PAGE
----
Penalising DJR Team Penske with monetary fines for its Bathurst breaches is "a waste of time" according to Triple Eight boss Roland Dane.
DJRTP has now racked up an extraordinary $280,000 worth of fines from Bathurst-related penalties, starting with a record-breaking $250,000 ($100,000 suspended) for the go-slow order given to Fabian Coulthard.
The team was then slapped with another $30,000 after the engine used by Scott McLaughlin during practice and qualifying was found to exceed the maximum allowable valve lift during post-race checks.
In both cases, Confederation of Australian Motor Sport officials decided against changing the race result, McLaughlin and Alex Premat retaining their Bathurst 1000 crown.
The focus on fines hasn't gone down well with Triple Eight boss Dane, however, who says Penske's financial firepower renders them useless.
"To be honest, any penalty that fines that team is a waste of time," he said.
"They've got more money than the rest of us put together and the only thing that I think they'll understand in that team is points and exclusions.
"But it is what it is. We have an independent judiciary and it's up to them, not up to me."
When asked if the series should move away from financial penalties as a general rule, Dane added: "No, I mean, the monetary penalties been applied in the past mean something.
"The average team up and down here can't afford to have a $5000 fine. It's all a matter of what you can afford, and clearly they can afford a lot more than anyone else.
"One of their engineers was even bragging about it at Bathurst, about the Tailem Bend fine a year before, the fact that it didn't really mean anything to them.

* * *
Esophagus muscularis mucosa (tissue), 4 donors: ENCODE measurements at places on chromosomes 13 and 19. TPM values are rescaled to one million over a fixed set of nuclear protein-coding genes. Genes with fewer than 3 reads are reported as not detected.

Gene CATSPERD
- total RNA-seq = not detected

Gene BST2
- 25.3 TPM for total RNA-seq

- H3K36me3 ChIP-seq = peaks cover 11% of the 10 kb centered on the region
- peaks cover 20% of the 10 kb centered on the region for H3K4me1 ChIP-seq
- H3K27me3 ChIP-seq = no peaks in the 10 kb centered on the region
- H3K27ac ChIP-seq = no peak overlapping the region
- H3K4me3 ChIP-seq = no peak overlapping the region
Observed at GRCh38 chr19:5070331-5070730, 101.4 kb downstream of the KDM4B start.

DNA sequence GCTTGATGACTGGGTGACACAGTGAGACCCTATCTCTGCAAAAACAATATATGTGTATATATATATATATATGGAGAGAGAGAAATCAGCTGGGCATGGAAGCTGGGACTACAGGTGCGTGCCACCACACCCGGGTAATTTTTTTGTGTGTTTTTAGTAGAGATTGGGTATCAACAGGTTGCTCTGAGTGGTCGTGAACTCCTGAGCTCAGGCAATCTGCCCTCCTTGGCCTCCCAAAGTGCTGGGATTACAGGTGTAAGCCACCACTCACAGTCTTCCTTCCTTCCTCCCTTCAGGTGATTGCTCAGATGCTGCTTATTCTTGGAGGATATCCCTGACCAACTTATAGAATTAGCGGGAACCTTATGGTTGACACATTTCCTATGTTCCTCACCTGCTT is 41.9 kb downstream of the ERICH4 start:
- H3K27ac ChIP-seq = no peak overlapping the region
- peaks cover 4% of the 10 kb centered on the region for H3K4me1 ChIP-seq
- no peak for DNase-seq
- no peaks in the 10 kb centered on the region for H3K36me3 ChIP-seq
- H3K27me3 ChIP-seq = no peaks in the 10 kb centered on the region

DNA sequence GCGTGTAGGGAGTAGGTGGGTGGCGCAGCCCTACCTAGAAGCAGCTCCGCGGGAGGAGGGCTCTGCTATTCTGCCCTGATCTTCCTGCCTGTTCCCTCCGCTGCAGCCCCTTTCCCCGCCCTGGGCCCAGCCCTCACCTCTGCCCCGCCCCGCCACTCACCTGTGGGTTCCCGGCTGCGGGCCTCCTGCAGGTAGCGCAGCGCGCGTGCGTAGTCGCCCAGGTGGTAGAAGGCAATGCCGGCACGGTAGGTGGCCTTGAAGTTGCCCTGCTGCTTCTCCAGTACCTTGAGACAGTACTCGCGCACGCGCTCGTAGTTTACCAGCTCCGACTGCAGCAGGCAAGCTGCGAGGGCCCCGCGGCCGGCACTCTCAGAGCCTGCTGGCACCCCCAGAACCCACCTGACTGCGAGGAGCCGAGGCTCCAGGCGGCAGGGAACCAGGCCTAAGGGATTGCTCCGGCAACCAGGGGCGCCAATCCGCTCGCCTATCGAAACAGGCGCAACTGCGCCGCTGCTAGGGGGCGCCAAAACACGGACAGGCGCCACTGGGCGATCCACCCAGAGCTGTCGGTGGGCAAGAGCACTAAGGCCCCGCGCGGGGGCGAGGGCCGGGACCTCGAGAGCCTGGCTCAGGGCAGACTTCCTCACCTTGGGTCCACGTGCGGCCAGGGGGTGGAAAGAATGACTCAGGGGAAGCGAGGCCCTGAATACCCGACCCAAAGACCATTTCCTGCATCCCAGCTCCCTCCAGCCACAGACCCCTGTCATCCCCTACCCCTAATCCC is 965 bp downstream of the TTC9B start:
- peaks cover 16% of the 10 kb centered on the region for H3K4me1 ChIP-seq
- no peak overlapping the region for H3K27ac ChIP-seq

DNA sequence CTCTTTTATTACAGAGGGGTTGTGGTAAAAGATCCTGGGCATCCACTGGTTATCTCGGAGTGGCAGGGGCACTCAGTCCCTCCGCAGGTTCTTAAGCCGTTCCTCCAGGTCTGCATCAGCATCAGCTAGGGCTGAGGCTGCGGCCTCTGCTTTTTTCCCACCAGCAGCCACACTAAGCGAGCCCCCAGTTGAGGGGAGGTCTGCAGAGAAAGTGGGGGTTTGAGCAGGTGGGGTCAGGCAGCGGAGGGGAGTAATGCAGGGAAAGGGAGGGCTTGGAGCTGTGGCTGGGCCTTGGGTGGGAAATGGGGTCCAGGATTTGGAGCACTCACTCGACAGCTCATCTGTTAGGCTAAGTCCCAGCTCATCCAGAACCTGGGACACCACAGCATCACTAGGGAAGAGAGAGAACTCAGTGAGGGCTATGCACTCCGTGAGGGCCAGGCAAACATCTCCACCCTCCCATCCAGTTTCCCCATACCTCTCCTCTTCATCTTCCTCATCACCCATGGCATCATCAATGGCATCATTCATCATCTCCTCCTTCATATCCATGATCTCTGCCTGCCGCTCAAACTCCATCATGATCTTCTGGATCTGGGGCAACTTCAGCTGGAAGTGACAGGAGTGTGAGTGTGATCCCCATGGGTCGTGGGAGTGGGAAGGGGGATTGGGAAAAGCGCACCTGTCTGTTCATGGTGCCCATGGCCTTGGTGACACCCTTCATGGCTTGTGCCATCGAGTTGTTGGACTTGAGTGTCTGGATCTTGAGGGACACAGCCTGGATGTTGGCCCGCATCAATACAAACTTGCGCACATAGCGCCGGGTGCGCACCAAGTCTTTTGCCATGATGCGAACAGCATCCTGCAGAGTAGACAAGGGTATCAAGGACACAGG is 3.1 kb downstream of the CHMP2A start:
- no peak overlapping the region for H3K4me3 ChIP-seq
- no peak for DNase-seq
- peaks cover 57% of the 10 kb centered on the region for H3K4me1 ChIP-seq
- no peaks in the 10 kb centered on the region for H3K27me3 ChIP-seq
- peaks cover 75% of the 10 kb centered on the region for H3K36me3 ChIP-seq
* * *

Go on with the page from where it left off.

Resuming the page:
"For the rest of us, who operate on a very different basis, monetary fines can still mean something.
"The last few weeks have been exceedingly unpleasant for the championship."
Dane wasn't the only rival team boss to question the severity of the engine-related penalty.
"It's very easy to draw a conclusion quickly, but my initial reaction is I don't think the penalty's hard enough," Brad Jones told Fox Sports.
"If the bits aren't right, the bits aren't right, so therefore the penalty needs to be substantial.
"They've checked the race engine and it was fine so when you put it together with the other thing that happened, it's not good."
Ryan Walkinshaw, meanwhile, expressed concern as to what affect the controversies may have on the Supercars fan base.
"It's a shame and it's unfair on the fans because there's more controversy around what's supposed to be our most valued asset - the Bathurst 1000," he said.
"To have another issue that's come out of the behaviour of that team, I just think it's unfair on the fans.
"We want to be able to go and race there, race clean, race fair and everyone expects the same thing.
"I just hope that for next year a lot of these things are ironed out and all the teams behave themselves in the correct way, so we don't have this sort of nonsense going on again.
"It's not good for us, it's not good for DJR Team Penske who have been in the middle of all of this, and most importantly, it's not good for the fans."